When a colleague asks for feedback like 360 performance reviews, I want to give real examples of what they did, what impressed me, and what I think they can improve.
This is where the daily template I mentioned early comes in handy. Having a practice of keeping a daily diary and writing down appreciations has helped me out a lot.
Not only am I able to provide timely feedback or praise, but I’m also building up a portfolio of accomplishments for each person I know. This is a great way to keep track of all the good things in my life and be more gracious towards the people around me. If you don’t show up when I do a search for your name, well, that’s quite telling in itself.
Either way, notes help turn this usually grinding chore into a piece of genuine personal feedback I’m proud to give my colleagues.
End-of-day reflections and disengaging from work
“Too many people bring the best of themselves to work and take the leftovers home” — Esther Perel, Psychologist
As the work day ends, I grade my stress and joy again, as well as make notes about anything interesting that happened.
Besides helping me decompress and disconnect from work, it reminds me that my biggest challenges aren’t as bad as they seem. Almost all problems can be broken down and dealt with one day at a time.
At the end of each week, I use the Obsidian Tracker plugin to visualise my mood and writing productivity during the week. I then review the daily notes from each day and make an end-of-week summary. This is super useful for Monday mornings and especially after holidays for getting things off on the right foot.
I also find that reviewing my notes every month helps me stay on top of my work and better understand the big picture. This makes writing quarterly, mid and end-of-year reviews much more manageable. Having a clear understanding of the work I’ve done over the past month helps me identify areas of improvement and track my progress.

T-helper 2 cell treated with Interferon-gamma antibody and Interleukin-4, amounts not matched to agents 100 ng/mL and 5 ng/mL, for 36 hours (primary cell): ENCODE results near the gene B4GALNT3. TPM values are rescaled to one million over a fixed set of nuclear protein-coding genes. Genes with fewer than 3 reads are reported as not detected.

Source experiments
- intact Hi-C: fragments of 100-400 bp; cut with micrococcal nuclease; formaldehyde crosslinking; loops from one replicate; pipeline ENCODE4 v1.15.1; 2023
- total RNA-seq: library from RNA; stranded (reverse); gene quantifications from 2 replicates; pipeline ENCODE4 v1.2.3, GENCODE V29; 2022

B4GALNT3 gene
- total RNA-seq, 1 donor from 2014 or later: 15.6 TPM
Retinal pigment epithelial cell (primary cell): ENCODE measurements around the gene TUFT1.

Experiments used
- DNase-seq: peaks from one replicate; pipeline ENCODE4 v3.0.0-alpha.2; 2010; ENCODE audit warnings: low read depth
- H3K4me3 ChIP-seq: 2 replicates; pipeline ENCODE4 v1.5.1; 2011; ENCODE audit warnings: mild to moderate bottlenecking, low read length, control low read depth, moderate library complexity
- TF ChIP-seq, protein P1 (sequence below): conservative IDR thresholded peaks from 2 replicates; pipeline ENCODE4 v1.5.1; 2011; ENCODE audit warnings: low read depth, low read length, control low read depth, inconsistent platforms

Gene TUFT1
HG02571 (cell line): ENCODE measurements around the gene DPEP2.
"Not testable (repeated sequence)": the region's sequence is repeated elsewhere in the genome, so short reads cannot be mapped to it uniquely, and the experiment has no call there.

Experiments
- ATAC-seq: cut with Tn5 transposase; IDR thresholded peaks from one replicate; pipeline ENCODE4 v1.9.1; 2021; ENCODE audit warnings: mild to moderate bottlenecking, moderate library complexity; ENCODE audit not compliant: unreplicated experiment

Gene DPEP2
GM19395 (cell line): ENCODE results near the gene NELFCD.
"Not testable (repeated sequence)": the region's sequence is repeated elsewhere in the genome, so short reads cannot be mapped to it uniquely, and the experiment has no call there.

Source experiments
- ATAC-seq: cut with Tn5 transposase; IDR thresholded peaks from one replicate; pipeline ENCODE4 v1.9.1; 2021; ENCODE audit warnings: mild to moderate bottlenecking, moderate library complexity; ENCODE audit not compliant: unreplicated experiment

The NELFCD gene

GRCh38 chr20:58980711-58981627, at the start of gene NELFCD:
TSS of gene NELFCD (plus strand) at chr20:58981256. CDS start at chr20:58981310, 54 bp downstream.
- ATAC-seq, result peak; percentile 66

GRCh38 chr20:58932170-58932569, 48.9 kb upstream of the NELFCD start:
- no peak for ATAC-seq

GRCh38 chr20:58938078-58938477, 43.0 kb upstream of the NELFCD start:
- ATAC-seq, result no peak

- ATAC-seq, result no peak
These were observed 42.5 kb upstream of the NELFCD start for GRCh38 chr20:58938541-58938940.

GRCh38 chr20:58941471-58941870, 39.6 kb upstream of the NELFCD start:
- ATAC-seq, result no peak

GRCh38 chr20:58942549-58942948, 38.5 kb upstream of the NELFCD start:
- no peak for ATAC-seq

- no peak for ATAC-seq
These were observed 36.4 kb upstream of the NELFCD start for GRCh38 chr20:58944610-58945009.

Now, I can turn work “off” and relax, knowing I have a trusted system keeping track of all the details.
Using notes to be a better friend
“Conversation lets you be an artist every time you open your mouth — or shut it.” — Robert Louis Stevenson
In many ways, being productive is easy, but as knowledge management expert Larry Prusak says, “If you have one dollar to invest in knowledge management, put one cent into information management and 99 cents into human interaction.”
Recently, I’ve neglected my friendship network, and the pandemic certainly hasn’t helped. The good news is that I have been inspired to use my notes to create my own CRM system to improve the situation. Following venture capitalist Peter Boyce’s example, I am using Airtable to help keep track of all my relationships.
I accomplish this by listing all the people I know in a spreadsheet and recording their attributes:
‘Circle’ is how I record what network I was a part of when I got to know someone. Was it through university? Through work? Personal friendship?
‘Functional’ is how I keep a record of what work people do.
‘Status’ refers to whether I’ve done something to engage this person recently.